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LOS ANGELES (AP) — Bobby Hutcherson, the bricklayer’s son who became one of the greatest, most inventive jazz vibraphonists to pick up a pair of mallets, has died at age 75.
Hutcherson died Monday at his family home in Montara, a small seaside community south of San Francisco. The cause was complications related to emphysema, longtime family friend Marshall Lamm told The Associated Press.
Best known for his post-bop recordings for Blue Note Records in the 1960s and ’70s, Hutcherson played with a litany of jazz greats as both bandleader and sideman during a career spanning more than 50 years.
Among them were Herbie Hancock, Sonny Rollins, McCoy Tyner and Dexter Gordon, the latter a childhood friend.
“Bobby was a happy soul, a great musician, and I’ll be looking for him in the afterlife,” Rollins said in an email to The AP.
When “Enjoy the View,” the last of his more than 40 albums as a leader, was released by Blue Note in 2014, JazzTimes magazine declared it “a worthy addition to an era-defining discography.”
Among Hutcherson’s last performances was a four-night run of shows two years ago at San Francisco’s SFJazz Center.
Noted for an eclectic approach that was at once colorful, powerful and also cool and melodic, Hutcherson came of age musically as jazz was moving into a cerebral, more avant-garde era that matched his playing.
He was one of the first vibraphonists to use four mallets. He could fill the role of a pianist in terms of melody and harmony and also play percussively with a driving rhythmic attack.
“What’s fun about the instrument is you can see the note being attacked, whereas on a horn you don’t really get to see the fingers move that much to the note,” he said in a 2009 interview for the National Endowment for the Arts. “But on a vibraphone, you see the mallet come up and you see it being attacked.”
Robert Hutcherson was born Jan. 17, 1941, in Los Angeles and raised in the nearby suburb of Pasadena.
He studied piano as a child but switched to vibraphone after hearing Milt Jackson play the instrument on a recording of Thelonious Monk’s “Bemsha Swing.”
Captivated by the sound, he recalled spending the summer working for his bricklayer father so he could save enough money to buy his own vibraphone.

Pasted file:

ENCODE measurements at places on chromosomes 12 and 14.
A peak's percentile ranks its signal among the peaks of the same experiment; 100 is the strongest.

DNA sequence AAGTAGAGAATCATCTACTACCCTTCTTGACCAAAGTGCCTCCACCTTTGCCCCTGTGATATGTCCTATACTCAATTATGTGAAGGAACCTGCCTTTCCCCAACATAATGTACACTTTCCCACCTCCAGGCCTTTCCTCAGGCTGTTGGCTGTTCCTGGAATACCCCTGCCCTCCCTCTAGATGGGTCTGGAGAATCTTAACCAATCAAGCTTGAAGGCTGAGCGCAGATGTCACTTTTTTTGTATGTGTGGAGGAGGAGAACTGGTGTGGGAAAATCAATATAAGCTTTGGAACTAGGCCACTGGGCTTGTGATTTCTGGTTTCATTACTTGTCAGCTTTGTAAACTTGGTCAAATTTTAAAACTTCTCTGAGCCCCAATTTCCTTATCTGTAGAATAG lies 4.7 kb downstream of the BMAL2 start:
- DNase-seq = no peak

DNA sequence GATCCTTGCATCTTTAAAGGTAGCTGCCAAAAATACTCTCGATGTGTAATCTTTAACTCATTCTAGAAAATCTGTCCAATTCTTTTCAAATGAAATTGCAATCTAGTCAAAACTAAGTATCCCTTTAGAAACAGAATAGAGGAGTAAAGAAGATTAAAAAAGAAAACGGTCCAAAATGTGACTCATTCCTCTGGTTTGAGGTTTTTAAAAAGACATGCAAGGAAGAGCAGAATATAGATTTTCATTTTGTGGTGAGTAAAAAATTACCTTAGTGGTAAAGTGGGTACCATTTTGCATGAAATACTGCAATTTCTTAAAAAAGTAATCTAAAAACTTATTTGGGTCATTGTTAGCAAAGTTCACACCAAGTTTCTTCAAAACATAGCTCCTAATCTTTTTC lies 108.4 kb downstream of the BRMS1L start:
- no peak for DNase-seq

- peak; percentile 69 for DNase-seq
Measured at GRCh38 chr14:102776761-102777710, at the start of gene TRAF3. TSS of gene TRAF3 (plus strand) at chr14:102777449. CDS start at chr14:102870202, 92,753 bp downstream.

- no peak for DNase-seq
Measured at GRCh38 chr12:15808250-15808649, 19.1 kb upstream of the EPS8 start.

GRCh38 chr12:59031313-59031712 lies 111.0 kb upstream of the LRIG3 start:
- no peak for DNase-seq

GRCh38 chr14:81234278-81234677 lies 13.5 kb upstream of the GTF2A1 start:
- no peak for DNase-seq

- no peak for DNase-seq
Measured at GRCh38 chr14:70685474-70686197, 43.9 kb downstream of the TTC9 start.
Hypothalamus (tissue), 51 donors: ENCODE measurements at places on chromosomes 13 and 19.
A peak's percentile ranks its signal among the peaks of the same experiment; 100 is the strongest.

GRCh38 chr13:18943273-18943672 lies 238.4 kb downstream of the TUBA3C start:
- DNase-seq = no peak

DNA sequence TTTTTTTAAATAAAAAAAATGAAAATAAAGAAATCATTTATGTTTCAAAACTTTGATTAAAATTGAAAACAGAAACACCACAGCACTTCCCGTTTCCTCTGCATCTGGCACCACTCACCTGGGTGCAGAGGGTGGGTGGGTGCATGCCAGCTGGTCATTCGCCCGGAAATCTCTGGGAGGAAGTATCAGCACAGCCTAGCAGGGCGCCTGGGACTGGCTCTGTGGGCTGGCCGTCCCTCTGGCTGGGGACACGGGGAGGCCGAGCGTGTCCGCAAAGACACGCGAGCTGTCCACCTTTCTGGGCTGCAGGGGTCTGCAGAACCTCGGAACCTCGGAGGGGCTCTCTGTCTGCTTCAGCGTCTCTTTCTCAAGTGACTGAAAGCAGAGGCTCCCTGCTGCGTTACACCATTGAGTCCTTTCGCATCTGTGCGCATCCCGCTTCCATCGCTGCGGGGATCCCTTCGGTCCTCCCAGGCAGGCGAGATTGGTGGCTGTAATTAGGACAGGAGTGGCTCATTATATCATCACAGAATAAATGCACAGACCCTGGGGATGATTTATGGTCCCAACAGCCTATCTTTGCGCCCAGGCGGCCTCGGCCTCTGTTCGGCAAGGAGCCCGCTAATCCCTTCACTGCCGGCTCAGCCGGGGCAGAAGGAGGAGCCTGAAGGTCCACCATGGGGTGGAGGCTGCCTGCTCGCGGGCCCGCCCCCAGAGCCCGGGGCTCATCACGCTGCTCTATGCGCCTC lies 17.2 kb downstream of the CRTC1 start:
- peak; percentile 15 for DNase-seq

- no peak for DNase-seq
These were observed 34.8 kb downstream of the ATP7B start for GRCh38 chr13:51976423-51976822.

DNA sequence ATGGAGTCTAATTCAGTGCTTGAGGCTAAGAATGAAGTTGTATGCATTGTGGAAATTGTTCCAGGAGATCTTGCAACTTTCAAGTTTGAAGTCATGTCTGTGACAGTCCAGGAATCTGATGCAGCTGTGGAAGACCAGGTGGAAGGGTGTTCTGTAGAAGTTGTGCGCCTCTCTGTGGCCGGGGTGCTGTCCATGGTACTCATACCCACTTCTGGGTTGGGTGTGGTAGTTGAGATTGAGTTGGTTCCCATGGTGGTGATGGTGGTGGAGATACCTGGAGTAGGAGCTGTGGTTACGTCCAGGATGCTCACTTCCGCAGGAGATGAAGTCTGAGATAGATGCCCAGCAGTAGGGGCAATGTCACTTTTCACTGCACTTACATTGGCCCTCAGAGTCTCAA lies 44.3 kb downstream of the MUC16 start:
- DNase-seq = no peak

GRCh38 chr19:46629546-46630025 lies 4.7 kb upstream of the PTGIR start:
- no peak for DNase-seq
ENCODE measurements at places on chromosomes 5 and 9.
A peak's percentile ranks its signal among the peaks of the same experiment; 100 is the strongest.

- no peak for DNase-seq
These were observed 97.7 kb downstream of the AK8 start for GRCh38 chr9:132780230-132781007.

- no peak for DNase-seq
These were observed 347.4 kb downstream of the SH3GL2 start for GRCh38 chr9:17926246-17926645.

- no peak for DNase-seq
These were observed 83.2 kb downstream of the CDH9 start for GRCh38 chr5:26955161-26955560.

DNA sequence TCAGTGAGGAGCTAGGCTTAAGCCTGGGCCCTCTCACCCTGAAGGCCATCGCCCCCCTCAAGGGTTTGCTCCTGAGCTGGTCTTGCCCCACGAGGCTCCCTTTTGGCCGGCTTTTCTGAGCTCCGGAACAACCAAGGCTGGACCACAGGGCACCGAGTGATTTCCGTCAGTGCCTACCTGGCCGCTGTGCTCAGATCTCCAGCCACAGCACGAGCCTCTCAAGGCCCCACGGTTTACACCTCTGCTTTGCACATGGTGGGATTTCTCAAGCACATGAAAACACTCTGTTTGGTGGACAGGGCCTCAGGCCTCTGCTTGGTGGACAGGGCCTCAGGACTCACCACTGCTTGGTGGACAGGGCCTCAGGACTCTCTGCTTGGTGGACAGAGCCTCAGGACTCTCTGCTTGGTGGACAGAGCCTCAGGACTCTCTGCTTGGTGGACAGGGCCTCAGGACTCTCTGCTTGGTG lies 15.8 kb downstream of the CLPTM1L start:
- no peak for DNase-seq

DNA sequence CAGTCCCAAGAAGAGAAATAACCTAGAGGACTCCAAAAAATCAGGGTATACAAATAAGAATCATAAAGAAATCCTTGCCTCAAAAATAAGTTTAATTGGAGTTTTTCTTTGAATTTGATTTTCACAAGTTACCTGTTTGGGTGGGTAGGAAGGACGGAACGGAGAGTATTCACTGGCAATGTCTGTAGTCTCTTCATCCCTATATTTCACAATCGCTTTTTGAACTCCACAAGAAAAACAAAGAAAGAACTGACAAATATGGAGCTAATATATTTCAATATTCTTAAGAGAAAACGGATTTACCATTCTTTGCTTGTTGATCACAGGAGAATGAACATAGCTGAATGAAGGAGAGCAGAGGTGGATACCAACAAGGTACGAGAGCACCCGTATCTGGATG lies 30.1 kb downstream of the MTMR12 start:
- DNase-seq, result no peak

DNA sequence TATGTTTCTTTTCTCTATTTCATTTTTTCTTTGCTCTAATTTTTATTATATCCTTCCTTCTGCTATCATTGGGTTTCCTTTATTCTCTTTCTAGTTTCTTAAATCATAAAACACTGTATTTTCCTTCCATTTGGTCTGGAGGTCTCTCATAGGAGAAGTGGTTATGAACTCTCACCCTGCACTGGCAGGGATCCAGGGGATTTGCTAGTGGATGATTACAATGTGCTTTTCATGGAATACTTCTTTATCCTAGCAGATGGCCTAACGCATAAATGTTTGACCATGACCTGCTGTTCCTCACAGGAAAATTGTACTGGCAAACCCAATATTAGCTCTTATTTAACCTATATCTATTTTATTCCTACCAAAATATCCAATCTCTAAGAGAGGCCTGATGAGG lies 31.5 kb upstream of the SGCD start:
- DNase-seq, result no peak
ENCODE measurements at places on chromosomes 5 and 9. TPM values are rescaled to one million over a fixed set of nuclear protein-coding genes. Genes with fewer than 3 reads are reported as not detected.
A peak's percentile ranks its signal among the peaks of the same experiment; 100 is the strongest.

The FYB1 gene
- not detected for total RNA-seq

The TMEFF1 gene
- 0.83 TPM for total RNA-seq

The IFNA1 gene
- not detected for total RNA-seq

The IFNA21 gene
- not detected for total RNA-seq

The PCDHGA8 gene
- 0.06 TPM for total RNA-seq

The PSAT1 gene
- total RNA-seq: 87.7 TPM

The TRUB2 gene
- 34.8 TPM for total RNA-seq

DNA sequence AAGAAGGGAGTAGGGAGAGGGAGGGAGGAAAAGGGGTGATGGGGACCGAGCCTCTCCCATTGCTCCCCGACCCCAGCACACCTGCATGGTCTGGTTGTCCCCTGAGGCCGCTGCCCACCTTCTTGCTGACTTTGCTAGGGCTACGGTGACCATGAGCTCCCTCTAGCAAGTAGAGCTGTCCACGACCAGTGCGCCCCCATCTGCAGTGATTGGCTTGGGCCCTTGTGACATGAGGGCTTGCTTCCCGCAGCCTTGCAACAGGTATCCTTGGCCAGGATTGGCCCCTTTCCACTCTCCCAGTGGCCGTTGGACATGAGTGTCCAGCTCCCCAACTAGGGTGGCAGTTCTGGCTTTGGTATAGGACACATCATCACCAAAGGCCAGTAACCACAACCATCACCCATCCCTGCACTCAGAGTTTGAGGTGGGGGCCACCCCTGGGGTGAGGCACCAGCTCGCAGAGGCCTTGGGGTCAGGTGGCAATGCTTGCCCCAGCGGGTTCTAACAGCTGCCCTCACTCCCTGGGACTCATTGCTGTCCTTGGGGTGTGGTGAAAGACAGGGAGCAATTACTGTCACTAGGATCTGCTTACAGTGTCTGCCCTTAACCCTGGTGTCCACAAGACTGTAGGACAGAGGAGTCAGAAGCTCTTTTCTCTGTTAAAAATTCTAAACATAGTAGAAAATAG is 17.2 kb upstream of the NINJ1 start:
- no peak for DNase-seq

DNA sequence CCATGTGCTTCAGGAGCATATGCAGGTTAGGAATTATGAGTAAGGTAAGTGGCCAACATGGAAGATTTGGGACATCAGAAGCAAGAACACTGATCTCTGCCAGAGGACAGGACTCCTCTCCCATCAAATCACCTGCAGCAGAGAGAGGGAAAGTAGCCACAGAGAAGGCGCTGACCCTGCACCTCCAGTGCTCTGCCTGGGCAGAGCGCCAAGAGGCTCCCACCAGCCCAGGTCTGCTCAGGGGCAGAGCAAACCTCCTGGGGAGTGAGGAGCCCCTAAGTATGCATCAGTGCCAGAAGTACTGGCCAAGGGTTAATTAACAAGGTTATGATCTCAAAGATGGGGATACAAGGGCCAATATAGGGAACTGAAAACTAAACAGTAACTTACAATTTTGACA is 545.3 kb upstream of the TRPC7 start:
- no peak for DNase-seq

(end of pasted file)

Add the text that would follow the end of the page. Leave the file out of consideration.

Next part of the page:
As soon as he acquired it jazz bass player Herbie Lewis, a junior high school buddy, allowed him to join his band and almost immediately got the group a small local gig. Unfortunately, Hutcherson hadn’t yet had time to learn to play his instrument.
He said, “Don’t worry. We’ll take a black felt pen and write down on each bar which note to hit next,” Hutcherson told JazzTimes in 2014.
Just before he was to go on, however, a stage manager erased all the marks.
“Well, I hit the first note; I remembered that. But from the second note on it was complete chaos. You never heard people boo and laugh like that.”
Afterward his father told him he wanted his son to become a bricklayer anyway.
Within a few years, however, Hutcherson was playing in an ensemble co-led by saxophonist Billy Mitchell and trombonist Al Grey, appearing at New York City’s fabled “Birdland” and other clubs.
He moved to New York and joined saxophonist Jackie McLean’s band, which led to his first recording for Blue Note in 1963 as a sideman on McLean’s album “One Step Beyond.”
Later that year, he had his first recording session as a leader for Blue Note, but the album “The Kicker” wasn’t released until 1999. His debut recording as a bandleader on Blue Note, “Dialogue,” was released in 1965.
After being arrested for marijuana possession in 1967, Hutcherson returned to California where he formed a long-time relationship with tenor saxophonist Harold Land. Their funky “Ummh” became a crossover hit in 1970 and was later sampled on Ice Cube’s “Ghetto Bird.”
He had a prolific recording career with Blue Note between 1963 and 1977, appearing on such classic albums as avant-garde saxophonist Eric Dolphy’s “Out to Lunch” and saxophonist Joe Henderson’s “Mode for Joe.”
He also appeared with Hancock, Gordon and others in the Oscar-winning 1986 jazz film “‘Round Midnight.”
“I remember when he first came on the jazz scene in New York in the early ’60s a young Bobby with a whole new approach to playing the vibraphone,” Hancock said in an email to The AP. “Throughout the years his playing and his compositions have continued to be exciting and brilliant. Bobby always had a positive attitude towards everyone and everything.”
Hutcherson is survived by his wife, Rosemary, and sons Teddy and Barry, the latter a jazz drummer.
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